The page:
“There’s a reason there’s only two of us onstage,” growls Isaac Holman, the bare-chested drummer doing all the talking and most of the singing. “When me and my friend Laurie (Vincent, the heavily-tattooed guitarist in a leather waistcoat standing alongside him) wanted to start a band, no-one else wanted to join us.”
In many ways it’s a good thing they ploughed on as a pair, because we can only imagine the kind of carnage they would have caused had there been any more of them.
The duo are modern punk outfit Slaves, founded in the suburban Kentish town of Royal Tunbridge Wells, Mercury Prize-nominated for their debut album Are You Satisfied? in 2015, and only last month the openers for Foo Fighters at the London Stadium. Dunfermline’s rock basement PJ Molloy’s is far smaller than the big-city venues they usually play, but this tour to preview their upcoming third album is special – with the support of the Music Venue Trust, it’s designed to cast light upon some of the national touring circuit’s best undiscovered venues.
The enthusiastic crowd packed in to PJ Molloy’s, Dunfermline, to see one of the hottest gigs imaginable on a heatwave evening in July, played their part in making this a show to remember for band and audience.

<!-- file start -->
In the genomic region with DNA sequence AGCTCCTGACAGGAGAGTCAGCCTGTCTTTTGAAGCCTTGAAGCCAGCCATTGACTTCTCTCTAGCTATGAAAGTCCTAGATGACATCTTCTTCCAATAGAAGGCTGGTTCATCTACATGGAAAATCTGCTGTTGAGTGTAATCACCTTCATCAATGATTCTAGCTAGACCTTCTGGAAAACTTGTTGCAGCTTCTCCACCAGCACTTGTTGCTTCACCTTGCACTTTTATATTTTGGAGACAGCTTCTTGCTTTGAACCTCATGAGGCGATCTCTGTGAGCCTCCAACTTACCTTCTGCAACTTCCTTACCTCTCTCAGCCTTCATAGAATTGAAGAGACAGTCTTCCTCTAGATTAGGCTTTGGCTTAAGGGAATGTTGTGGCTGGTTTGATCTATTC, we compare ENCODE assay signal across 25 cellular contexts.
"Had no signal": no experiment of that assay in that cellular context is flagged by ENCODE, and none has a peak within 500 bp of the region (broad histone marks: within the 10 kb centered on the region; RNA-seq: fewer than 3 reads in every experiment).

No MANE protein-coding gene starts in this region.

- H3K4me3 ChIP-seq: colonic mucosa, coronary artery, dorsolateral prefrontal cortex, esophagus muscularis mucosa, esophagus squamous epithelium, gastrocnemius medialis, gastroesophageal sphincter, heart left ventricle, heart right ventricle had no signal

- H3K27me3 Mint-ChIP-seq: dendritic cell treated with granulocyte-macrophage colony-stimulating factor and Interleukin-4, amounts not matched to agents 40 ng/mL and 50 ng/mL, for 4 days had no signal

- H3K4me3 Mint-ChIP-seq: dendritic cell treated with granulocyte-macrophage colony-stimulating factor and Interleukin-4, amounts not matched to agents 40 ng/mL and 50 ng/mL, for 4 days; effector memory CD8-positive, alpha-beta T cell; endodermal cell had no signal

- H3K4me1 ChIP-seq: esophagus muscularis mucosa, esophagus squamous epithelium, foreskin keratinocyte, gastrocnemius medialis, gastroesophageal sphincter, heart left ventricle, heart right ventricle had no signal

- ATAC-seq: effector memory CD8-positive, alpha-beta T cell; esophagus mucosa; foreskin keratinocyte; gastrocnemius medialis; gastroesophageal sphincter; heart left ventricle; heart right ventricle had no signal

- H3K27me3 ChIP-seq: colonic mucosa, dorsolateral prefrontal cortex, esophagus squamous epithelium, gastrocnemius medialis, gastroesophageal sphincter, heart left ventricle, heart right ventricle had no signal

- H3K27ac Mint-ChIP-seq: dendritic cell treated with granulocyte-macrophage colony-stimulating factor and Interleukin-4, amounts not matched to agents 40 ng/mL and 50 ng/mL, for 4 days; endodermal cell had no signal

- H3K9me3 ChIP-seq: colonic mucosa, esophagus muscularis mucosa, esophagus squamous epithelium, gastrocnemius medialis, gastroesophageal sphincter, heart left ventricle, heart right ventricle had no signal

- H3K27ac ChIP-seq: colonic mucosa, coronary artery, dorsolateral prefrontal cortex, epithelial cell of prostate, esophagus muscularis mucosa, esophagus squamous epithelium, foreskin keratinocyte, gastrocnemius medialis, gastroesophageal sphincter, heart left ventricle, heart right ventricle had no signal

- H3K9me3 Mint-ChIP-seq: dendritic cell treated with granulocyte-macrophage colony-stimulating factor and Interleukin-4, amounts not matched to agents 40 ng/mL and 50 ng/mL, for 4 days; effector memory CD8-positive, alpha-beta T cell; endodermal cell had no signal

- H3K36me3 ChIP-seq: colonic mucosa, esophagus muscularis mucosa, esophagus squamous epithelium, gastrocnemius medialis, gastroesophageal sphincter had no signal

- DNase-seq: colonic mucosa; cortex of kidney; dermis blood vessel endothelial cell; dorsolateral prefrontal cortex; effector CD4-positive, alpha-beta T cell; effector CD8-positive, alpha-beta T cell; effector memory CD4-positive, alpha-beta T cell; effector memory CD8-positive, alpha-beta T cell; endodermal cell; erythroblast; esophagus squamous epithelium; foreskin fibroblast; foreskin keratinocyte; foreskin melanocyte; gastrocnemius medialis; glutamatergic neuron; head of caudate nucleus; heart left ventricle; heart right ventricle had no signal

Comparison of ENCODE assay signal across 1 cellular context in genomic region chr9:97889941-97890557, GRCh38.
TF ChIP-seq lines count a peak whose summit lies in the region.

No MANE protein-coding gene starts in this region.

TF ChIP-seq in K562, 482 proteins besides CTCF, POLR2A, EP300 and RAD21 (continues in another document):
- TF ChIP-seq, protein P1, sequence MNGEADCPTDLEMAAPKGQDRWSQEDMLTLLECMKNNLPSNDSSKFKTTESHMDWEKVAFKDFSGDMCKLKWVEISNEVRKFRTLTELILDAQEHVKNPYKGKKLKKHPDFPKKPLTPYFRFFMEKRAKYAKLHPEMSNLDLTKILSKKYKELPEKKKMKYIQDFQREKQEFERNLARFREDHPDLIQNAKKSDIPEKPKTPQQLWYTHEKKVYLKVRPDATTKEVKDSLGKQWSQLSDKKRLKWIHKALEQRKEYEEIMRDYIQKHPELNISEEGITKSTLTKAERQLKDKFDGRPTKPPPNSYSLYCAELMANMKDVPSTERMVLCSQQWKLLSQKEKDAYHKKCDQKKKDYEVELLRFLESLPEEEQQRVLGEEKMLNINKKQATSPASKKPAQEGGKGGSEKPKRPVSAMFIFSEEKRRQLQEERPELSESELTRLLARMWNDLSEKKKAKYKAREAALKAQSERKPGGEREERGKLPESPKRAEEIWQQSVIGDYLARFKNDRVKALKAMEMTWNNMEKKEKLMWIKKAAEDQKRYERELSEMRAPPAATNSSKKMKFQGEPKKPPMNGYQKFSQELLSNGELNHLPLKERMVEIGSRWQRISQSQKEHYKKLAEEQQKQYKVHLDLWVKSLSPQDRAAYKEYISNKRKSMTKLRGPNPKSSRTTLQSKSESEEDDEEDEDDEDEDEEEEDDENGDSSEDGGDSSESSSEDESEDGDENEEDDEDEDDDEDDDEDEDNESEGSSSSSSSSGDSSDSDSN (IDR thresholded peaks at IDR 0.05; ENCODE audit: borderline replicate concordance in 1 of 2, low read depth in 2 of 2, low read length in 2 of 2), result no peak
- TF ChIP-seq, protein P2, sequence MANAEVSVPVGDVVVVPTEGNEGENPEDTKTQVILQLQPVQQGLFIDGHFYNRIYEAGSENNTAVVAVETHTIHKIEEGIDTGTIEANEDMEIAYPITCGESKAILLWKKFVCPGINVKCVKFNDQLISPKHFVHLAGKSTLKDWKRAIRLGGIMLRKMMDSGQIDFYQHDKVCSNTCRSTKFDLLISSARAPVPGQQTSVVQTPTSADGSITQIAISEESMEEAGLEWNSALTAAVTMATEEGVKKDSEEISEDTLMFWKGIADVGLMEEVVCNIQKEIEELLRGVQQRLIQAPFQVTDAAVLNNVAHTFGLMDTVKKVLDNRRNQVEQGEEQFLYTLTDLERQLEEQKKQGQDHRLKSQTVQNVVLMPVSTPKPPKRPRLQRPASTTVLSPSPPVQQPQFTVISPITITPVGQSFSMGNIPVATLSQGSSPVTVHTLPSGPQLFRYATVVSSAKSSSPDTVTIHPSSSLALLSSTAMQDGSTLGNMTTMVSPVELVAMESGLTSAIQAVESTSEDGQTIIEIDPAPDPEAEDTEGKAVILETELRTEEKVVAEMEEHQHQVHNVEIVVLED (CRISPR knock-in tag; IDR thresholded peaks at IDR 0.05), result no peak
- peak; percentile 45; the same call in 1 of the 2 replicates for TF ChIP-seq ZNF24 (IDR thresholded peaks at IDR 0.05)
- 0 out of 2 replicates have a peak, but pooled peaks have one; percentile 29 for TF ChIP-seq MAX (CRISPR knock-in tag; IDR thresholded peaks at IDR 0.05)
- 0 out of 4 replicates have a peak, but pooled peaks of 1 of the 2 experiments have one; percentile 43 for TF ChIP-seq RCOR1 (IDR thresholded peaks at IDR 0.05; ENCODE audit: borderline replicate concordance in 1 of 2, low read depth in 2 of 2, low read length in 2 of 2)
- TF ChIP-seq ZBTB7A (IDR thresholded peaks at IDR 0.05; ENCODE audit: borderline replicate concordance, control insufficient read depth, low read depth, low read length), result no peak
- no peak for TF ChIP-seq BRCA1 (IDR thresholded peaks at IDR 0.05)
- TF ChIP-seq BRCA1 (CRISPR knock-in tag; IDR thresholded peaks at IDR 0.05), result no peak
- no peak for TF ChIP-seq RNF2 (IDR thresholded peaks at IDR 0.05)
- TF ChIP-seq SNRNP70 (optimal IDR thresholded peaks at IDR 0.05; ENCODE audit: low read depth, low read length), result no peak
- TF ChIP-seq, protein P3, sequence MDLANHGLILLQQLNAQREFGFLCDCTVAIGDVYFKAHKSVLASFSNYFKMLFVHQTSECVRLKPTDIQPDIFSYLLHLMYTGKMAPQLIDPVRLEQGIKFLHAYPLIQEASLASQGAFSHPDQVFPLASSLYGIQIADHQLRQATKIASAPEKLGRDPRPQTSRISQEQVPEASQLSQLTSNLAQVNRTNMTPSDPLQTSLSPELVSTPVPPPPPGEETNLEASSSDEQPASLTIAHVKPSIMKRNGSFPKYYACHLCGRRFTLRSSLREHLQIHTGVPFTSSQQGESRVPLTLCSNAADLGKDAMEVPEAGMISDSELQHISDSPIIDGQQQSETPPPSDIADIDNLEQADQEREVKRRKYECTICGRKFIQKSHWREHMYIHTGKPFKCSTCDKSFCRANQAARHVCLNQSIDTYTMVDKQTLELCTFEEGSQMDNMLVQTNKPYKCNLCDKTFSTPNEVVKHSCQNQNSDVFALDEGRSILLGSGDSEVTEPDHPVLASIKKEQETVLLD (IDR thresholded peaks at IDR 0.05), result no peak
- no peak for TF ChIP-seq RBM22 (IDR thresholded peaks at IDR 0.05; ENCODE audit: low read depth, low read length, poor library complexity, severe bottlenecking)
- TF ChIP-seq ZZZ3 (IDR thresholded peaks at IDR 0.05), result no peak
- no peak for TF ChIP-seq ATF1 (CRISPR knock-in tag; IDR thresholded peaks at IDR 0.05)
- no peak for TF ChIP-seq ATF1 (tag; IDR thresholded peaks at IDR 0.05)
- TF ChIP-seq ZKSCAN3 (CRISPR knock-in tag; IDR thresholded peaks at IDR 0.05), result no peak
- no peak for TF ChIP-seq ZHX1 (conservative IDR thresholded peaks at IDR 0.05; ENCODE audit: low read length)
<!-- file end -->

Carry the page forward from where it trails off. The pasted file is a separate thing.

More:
For fan favourite ‘F*** the Hi-Hat’, they formed an expectant moshpit and unleashed it with thrilling energy when the song kicked in; on ‘Cut and Run’, Holman invited a duo from the crowd up to join him in some enthusiastic dance moves; for the small-town ballad ‘Photo Opportunity’, hands were waving along; and for the barely thirty-second thrash-punk explosion ‘Girl Fight’, Holman went walkabout right through the crowd, psyching everyone up.
Fierce and uncompromising, but with amusing lyrics which show an affinity for those who are bored, aspiring and tied to a wage, Slaves are the spirit of the original punk rock sound, updated for 2018. No-one who was here will forget this gig in a hurry.